Kenneth Pomeranz

Kenneth Pomeranz

Pomeranz to Give Founders’ Day Lecture

January 27, 2006

BLOOMINGTON, Ill. — Phi Beta Kappa Visiting Scholar Kenneth Pomeranz, a professor of East Asian languages and literature at the University of California, Irvine, will speak on "The East Asian Miracle" at the Illinois Wesleyan University Founders' Day Convocation on Wednesday, Feb. 8.

The convocation, which is open to the public, will be held at 11 a.m. in Westbrook Auditorium of Presser Hall, 1210 N. Park St.

During his stay on campus, Pomeranz will also speak on Tuesday, Feb. 7 at 7:30 p.m. with a topic of “East and West and the Origins of a Modern World Economy.” That public lecture will be in room C-101 of the Center for Natural Sciences, 201 E. Beecher St.

Pomeranz is Chancellor’s Professor of History, a former chair of the history department and director of the University of California Multi-Campus Research Group in world history. He gave the Hume Lecture in East Asian studies at Yale in 2005 and, later this year, will deliver the Macarthur Lectures in economic history at Cambridge.

While the primary emphasis of Pomeranz’s work has revolved around Chinese and comparative economic development, rural social change, environmental change and state formation, he has also written on the history of popular religion and on family organization and gender roles.

His publications include The Great Divergence: China, Europe and the Making of the Modern World Economy (Princeton University Press, January 2002), which won the American Historical Association’s Fairbank Prize and was the co-winner of a World History Association book prize. He is also the author of the Fairbank-prize winning The Making of a Hinterland: State, Society, and Economy in Inland North China, 1853-1937 (University of California Press, August 1993) and the co-author (with Steven Topik) of The World That Trade Created: Society, Culture, and the World Economy, 1400 to the Present (Sharp M.E., Inc., July 1999)

Pomeranz earned a bachelor’s degree in 1980 from Cornell University and master’s degrees at Yale, where he received his doctorate in 1988.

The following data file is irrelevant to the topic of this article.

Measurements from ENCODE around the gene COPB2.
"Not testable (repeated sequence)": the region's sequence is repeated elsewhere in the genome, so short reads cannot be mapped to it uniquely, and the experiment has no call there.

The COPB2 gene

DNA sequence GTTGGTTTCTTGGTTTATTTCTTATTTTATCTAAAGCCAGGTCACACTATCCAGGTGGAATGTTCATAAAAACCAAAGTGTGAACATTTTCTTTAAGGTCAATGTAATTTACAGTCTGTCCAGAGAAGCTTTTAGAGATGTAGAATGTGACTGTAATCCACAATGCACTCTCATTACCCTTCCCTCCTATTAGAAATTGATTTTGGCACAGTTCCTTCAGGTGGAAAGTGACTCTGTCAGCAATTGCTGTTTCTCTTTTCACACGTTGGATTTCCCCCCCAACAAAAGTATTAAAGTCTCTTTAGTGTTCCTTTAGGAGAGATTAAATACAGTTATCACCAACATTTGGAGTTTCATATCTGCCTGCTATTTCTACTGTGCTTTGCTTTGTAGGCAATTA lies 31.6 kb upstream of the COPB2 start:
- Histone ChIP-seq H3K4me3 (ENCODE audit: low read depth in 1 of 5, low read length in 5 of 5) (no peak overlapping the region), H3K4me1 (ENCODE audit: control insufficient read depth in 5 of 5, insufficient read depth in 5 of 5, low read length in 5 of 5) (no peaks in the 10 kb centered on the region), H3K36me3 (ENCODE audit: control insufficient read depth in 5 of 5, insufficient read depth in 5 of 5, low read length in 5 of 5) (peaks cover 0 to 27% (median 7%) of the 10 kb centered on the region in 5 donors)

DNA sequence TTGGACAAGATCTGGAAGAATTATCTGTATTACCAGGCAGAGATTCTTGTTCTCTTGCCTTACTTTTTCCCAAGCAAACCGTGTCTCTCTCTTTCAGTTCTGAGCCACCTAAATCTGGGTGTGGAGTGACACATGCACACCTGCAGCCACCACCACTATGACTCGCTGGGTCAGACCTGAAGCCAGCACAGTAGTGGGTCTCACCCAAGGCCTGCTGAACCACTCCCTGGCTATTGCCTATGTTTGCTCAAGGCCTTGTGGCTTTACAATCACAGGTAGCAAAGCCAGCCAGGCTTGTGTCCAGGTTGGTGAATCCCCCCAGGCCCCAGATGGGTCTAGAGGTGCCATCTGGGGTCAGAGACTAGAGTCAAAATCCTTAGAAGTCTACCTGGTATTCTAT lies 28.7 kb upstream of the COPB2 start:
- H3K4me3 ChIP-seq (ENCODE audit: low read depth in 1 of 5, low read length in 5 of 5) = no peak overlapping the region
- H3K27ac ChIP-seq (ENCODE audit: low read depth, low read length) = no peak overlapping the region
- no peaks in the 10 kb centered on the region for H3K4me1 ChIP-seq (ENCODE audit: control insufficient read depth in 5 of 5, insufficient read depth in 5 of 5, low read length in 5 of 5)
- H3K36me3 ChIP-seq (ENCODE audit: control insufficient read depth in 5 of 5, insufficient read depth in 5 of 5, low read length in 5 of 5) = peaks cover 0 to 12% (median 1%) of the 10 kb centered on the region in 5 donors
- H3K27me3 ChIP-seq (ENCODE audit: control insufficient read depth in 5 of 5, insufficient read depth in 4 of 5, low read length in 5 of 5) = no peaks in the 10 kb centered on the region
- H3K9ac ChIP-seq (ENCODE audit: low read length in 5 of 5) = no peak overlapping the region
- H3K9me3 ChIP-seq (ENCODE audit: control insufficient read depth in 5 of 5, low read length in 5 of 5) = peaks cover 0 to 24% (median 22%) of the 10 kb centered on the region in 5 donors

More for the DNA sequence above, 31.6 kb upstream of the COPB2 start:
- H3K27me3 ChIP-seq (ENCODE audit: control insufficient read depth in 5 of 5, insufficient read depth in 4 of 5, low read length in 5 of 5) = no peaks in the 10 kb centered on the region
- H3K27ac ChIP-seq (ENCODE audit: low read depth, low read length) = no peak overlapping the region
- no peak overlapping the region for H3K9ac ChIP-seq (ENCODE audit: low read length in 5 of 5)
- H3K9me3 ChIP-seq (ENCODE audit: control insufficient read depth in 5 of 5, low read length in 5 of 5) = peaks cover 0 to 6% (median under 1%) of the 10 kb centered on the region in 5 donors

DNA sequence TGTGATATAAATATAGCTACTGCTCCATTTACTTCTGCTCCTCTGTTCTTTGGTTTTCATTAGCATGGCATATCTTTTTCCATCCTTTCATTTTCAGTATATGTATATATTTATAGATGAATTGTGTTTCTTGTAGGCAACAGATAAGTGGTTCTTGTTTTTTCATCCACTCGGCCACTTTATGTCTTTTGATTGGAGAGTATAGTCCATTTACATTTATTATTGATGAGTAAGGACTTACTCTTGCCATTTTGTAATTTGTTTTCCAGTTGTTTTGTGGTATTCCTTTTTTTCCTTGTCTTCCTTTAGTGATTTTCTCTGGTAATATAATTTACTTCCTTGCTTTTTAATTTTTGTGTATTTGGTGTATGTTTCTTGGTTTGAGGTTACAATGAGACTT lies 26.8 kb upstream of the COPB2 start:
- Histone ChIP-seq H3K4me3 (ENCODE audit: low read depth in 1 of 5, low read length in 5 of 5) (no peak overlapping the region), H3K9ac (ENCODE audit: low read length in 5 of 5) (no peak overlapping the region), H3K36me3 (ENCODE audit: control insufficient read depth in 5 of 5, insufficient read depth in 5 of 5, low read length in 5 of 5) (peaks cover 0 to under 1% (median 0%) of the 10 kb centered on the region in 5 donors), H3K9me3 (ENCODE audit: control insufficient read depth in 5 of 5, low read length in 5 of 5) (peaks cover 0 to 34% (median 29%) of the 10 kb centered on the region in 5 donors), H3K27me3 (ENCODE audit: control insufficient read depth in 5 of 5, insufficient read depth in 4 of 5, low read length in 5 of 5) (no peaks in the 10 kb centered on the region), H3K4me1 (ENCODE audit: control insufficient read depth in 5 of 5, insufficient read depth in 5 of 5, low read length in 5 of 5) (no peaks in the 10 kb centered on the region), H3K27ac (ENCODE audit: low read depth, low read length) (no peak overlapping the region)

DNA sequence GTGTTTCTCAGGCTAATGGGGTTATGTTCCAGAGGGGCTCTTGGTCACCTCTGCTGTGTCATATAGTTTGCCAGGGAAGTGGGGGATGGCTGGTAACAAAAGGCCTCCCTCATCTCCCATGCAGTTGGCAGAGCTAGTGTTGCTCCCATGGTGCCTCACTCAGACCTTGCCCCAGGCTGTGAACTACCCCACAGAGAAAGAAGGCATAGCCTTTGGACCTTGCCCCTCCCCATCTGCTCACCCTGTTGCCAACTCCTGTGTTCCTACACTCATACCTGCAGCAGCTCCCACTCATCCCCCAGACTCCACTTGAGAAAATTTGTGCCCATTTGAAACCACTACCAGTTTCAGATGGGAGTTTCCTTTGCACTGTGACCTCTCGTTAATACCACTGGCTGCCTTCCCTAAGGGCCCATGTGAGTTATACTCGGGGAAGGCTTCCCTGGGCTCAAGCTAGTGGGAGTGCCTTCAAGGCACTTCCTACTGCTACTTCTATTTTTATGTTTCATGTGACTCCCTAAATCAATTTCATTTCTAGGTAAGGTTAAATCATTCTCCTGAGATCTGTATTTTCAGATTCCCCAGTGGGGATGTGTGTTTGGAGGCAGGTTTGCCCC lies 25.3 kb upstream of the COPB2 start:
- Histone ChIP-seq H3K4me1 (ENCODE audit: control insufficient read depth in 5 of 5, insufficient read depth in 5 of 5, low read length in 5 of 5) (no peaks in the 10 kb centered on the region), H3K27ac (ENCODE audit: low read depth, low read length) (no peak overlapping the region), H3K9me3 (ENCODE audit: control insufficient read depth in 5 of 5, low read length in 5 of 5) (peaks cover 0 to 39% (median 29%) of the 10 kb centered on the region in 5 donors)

Phi Beta Kappa Visiting Scholar Program

Each year, the Phi Beta Kappa Visiting Scholar Program makes available 12 or more distinguished scholars who visit 100 colleges and universities with Phi Beta Kappa chapters, spending two days at each one, meeting informally with students and faculty members, taking part in classroom discussions, and giving a public lecture.

The purpose of the program is to contribute to the intellectual life of the institution by making possible an exchange of ideas between the Visiting Scholars and the resident faculty and students.

Founded in 1776, Phi Beta Kappa is the nation’s oldest academic honor society with chapters currently at 270 colleges and universities and over 600,000 members. The Illinois Wesleyan chapter, the Lambda Chapter of Illinois, was chartered in 2001.

Now entering its 50th year, the Visiting Scholar Program has sent 518 scholars on nearly 4,500 two-day visits since the 1956-57 academic year.

Founders’ Day

Founders' Day marks the establishment of Illinois Wesleyan University in 1850 by 30 community leaders in Bloomington, who agreed to found "an institution of learning of the collegiate grade." Illinois Wesleyan is a private, coeducational university with an enrollment of approximately 2,100 and a student-faculty ratio of 12 to 1. The University consists of the College of Liberal Arts, with 17 academic departments; the College of Fine Arts, comprising professional Schools of Art, Music and Theatre Arts; and the School of Nursing.

CONTACT: Stew Salowitz, 309-556-3206